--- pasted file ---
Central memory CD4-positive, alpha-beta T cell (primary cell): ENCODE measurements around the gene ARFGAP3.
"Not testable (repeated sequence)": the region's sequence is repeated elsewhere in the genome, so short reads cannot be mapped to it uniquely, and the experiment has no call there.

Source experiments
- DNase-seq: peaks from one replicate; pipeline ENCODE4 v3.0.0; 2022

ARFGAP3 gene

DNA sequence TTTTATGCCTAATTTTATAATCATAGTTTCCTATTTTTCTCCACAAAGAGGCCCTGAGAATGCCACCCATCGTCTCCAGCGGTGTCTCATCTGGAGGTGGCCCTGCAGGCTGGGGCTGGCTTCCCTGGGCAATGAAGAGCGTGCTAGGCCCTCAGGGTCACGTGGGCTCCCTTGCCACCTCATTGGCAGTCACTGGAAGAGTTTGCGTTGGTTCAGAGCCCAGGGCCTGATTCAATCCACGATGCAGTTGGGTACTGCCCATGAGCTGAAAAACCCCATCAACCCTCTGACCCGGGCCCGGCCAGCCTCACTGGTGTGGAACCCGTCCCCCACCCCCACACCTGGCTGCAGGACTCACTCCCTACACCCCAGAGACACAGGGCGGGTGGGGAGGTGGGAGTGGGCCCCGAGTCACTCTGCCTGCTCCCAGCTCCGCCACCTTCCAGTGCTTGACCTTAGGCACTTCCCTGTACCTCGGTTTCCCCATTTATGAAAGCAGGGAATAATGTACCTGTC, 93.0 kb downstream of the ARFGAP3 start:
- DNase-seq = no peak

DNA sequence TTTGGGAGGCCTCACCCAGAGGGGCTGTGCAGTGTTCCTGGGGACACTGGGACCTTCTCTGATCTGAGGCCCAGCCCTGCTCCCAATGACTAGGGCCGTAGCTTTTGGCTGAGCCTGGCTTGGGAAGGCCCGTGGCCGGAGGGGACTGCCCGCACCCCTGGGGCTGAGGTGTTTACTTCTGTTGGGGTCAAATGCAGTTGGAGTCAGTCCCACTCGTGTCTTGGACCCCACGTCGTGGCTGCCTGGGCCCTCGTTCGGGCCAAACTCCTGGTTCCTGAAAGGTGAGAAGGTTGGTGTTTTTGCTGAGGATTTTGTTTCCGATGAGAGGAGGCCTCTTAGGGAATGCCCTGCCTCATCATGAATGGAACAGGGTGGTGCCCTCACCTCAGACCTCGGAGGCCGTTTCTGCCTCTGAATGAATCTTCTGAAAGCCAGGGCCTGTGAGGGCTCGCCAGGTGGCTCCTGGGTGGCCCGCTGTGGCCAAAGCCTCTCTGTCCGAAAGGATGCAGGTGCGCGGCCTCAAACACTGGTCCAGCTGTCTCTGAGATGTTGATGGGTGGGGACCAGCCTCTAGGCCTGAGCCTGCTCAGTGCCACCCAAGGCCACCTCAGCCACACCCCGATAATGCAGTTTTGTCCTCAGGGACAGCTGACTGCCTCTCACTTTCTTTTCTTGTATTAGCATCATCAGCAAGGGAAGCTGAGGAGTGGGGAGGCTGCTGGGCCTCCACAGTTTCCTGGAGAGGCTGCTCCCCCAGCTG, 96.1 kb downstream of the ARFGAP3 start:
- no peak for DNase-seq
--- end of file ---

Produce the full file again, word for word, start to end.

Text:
Central memory CD4-positive, alpha-beta T cell (primary cell): ENCODE measurements around the gene ARFGAP3.
"Not testable (repeated sequence)": the region's sequence is repeated elsewhere in the genome, so short reads cannot be mapped to it uniquely, and the experiment has no call there.

Source experiments
- DNase-seq: peaks from one replicate; pipeline ENCODE4 v3.0.0; 2022

ARFGAP3 gene

DNA sequence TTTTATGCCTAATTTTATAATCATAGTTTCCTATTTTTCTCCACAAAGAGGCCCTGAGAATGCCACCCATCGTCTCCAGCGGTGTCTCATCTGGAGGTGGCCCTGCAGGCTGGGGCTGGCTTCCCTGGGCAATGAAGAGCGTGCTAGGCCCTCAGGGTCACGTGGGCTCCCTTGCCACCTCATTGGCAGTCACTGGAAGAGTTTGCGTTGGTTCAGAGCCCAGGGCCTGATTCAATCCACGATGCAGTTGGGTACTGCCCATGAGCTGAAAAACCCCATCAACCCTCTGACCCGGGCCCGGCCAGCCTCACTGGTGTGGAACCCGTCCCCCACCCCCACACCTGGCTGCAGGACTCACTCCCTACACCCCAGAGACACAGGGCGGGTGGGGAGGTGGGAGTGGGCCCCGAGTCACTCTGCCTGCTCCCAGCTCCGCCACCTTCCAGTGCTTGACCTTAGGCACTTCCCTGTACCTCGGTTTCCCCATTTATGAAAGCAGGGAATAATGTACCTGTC, 93.0 kb downstream of the ARFGAP3 start:
- DNase-seq = no peak

DNA sequence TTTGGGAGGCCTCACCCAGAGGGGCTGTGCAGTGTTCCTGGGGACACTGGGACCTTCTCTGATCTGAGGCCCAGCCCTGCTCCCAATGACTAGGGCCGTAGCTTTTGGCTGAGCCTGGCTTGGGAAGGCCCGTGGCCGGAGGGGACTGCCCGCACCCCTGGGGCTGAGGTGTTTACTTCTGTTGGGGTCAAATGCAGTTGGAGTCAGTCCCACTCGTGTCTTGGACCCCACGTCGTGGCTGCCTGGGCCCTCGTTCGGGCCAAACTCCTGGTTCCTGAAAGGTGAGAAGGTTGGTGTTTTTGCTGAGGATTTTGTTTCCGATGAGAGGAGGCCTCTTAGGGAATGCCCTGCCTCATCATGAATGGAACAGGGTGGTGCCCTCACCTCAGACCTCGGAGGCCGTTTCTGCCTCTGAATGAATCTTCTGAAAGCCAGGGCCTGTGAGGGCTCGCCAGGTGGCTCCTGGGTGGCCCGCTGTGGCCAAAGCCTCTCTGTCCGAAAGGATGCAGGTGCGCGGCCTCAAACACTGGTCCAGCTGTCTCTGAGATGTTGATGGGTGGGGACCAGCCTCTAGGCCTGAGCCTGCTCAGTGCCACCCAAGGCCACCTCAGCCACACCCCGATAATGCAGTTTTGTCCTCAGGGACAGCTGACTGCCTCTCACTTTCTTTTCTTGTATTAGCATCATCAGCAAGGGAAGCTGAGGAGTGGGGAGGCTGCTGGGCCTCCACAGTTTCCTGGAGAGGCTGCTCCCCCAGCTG, 96.1 kb downstream of the ARFGAP3 start:
- no peak for DNase-seq